Like the works of Lovecraft, Ingebritsen hopes that his music allows people to understand that, “the world is not as simple as we see it. There are things that humans can’t understand or grasp, and to experience them might drive us insane.”

We often think of music as being extremely linear, since it is a time-based art. But, the composer said he likes trying to create “something that we can’t perceive in a linear fashion, something that doesn’t from A to B and B to C, but from A to X and then over to T and then splits three ways, but that still all happens within the context of one fluid motion.”

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The concept of performing music from another dimension goes back further than The Music of Erich Zann, however. Lovecraft’s story might have been inspired by exisiting pieces of music like the famous “Devil’s Trill” sonata by Tartini.  De Lalande tells of the genesis of Tartini’s infernal piece:

One night, in the year 1713 I dreamed I had made a pact with the devil for my soul. Everything went as I wished: my new servant anticipated my every desire. Among other things, I gave him my violin to see if he could play. How great was my astonishment on hearing a sonata so wonderful and so beautiful, played with such great art and intelligence, as I had never even conceived in my boldest flights of fantasy. I felt enraptured, transported, enchanted: my breath failed me, and – I awoke. I immediately grasped my violin in order to retain, in part at least, the impression of my dream. In vain! The music which I at this time composed is indeed the best that I ever wrote, and I still call it the “Devil’s Trill”, but the difference between it and that which so moved me is so great that I would have destroyed my instrument and have said farewell to music forever if it had been possible for me to live without the enjoyment it affords me.”De Lalande ('Voyage d'un François en Italie')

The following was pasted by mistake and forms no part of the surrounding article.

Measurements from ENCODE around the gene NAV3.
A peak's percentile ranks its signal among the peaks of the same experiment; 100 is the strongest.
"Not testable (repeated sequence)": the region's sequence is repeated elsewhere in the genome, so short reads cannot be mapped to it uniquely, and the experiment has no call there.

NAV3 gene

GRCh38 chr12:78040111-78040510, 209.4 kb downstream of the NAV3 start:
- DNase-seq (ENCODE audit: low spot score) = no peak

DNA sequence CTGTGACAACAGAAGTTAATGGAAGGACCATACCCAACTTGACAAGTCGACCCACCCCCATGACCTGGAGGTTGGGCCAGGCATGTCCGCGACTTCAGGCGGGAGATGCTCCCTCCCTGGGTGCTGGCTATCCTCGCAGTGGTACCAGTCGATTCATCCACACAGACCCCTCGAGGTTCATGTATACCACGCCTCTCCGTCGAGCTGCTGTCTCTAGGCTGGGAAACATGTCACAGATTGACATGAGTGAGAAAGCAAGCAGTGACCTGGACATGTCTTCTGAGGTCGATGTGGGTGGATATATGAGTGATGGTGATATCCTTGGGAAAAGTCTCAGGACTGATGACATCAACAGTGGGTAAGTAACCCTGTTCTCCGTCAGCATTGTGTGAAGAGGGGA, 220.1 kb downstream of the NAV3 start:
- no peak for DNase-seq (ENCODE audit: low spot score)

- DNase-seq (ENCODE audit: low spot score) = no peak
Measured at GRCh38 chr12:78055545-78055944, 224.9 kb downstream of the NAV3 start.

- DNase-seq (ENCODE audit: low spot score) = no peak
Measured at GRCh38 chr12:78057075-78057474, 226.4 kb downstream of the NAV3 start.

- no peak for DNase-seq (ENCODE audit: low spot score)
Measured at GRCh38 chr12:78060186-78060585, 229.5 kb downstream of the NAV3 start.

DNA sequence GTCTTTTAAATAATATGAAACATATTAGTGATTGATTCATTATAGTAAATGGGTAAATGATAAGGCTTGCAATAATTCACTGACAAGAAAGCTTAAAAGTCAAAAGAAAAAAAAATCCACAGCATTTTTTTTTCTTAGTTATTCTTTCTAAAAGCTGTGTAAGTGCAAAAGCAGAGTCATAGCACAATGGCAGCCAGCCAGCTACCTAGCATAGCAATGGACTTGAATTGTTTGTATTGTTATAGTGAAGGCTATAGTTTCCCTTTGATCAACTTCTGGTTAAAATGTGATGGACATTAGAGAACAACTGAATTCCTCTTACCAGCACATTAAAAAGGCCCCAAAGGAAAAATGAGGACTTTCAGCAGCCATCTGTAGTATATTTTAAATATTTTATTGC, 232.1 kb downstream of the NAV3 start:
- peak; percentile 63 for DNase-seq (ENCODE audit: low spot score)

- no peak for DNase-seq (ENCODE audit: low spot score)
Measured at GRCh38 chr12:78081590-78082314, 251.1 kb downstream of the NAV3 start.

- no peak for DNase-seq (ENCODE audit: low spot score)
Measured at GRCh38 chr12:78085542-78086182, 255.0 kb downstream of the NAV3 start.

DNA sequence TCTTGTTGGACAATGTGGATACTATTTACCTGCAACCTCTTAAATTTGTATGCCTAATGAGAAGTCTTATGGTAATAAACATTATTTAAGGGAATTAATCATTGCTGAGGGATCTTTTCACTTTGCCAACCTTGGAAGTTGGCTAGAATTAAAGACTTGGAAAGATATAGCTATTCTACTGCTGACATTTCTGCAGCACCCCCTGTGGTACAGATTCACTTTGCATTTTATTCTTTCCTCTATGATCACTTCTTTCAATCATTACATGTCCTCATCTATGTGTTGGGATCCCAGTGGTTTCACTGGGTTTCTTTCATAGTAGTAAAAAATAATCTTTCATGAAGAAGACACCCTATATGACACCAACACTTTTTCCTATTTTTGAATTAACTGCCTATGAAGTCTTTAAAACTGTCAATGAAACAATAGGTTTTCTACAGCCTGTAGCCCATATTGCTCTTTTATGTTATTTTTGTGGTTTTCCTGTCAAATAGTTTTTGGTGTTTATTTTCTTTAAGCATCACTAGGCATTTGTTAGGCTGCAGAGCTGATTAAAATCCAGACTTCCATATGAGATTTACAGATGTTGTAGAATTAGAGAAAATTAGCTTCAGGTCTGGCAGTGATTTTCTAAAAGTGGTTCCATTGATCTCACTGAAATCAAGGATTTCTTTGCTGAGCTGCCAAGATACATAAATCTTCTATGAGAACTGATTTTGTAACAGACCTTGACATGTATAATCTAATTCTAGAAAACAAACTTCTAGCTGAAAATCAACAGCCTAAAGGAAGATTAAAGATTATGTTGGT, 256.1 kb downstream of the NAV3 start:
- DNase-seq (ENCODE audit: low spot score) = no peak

In the tradition of the “Devil’s Trill” sonata, several composers have created infernal music of their own based upon The Music of Erich Zann. Right here in Chicago, composer Raymond Wilding-White premiered a piece by the same name at DePaul University in 1980. About a dozen other musicians have created works based upon the short story, though Ingebritsen has refrained from listening to them so that they do not impact his own creative process.

Reparametraization 5, as the title suggests, is one in a series of pieces. Each is scored for electronics and a solo instrument, including the flute, piano, trombone, and percussion. Click below to hear his Reparametraization 1 for flute.

Each of the Reparametraization pieces are composed with specific musicians in mind, Ingebritsen said. So, for Reparametraization 5, he is excited to collaborate with Dicker playing the baritone violin. He says the instrument “has a dark and rich sound that gives this piece really interesting effects.”

Since the duo “gravitates towards darker, doom, metal-y sounds,” choosing Lovecraft as the inspiration for this particular Reparametraization seemed natural.

That the piece premiered near Halloween is pure coincidence. But, it couldn’t make for more seasonally appropriate music. Also billed on the premiere is a world premiere by composer John Zorn jumalatteret for voice and piano.


For more information about the premiere performance of Reparametraization 5 and jumalatteret, vist Constellation’s website.

  • Rey Esparza

    Jimi Hendrix was/is a very famous person. (I.e. it just jumps out when we read “Jimmy Hendricks” here.) Also, “Weird Tales” was a magazine, not a Lovecraft anthology.

  • Erich Mazon

    I’m shocked that the folks on this site didn’t know that, esp the Jimi typo 🙁